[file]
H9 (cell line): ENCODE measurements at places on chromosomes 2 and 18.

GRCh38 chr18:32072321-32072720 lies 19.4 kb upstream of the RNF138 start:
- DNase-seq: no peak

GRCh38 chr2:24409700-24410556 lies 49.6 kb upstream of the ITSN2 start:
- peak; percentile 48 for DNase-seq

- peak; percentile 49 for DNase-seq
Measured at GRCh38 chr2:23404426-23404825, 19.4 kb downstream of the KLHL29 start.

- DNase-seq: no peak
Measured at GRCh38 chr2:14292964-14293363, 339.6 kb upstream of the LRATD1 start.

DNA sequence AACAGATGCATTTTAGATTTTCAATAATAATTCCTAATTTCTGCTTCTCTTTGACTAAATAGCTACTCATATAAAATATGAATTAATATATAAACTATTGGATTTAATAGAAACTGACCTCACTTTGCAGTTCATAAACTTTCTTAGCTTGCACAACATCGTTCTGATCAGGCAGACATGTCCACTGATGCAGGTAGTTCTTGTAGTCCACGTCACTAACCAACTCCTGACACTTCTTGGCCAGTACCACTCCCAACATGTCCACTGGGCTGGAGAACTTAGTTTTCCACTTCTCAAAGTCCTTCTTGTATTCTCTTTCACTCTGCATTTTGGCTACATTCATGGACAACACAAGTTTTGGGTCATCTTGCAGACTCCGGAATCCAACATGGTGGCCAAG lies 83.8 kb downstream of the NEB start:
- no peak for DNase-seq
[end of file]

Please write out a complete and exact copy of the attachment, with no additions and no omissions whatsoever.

H9 (cell line): ENCODE measurements at places on chromosomes 2 and 18.

GRCh38 chr18:32072321-32072720 lies 19.4 kb upstream of the RNF138 start:
- DNase-seq: no peak

GRCh38 chr2:24409700-24410556 lies 49.6 kb upstream of the ITSN2 start:
- peak; percentile 48 for DNase-seq

- peak; percentile 49 for DNase-seq
Measured at GRCh38 chr2:23404426-23404825, 19.4 kb downstream of the KLHL29 start.

- DNase-seq: no peak
Measured at GRCh38 chr2:14292964-14293363, 339.6 kb upstream of the LRATD1 start.

DNA sequence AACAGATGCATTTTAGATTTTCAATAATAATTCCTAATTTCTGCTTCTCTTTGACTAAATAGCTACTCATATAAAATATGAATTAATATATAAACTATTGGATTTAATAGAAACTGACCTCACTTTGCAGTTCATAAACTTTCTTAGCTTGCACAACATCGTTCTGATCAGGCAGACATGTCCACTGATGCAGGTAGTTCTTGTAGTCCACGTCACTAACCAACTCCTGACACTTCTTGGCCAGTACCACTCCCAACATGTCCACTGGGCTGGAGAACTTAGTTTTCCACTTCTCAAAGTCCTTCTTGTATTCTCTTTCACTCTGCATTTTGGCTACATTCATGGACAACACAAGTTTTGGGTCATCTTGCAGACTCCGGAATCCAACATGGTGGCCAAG lies 83.8 kb downstream of the NEB start:
- no peak for DNase-seq